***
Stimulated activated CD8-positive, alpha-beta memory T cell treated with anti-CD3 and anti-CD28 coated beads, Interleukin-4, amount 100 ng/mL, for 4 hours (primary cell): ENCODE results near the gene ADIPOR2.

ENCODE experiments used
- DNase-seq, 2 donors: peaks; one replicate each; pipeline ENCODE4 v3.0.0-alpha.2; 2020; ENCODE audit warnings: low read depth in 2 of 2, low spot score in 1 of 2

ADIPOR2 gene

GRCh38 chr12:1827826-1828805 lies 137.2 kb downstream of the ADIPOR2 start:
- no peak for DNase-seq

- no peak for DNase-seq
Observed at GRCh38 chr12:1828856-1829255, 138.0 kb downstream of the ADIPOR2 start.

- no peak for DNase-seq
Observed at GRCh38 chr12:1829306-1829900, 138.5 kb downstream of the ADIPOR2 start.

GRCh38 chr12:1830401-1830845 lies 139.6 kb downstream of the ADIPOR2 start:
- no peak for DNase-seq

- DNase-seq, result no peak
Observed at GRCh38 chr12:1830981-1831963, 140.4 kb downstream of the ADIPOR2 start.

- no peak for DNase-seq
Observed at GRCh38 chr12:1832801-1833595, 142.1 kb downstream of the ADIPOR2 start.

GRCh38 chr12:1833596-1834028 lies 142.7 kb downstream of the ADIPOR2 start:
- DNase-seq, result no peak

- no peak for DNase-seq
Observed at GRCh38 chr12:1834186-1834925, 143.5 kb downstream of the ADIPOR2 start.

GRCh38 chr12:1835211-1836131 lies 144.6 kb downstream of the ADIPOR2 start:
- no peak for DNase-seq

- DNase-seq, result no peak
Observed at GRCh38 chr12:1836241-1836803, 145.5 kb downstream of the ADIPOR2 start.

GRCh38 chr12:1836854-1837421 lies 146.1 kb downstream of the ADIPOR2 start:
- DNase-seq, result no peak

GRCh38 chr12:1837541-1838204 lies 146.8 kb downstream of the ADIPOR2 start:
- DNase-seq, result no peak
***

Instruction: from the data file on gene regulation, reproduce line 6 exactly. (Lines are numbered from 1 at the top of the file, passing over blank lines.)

- no peak for DNase-seq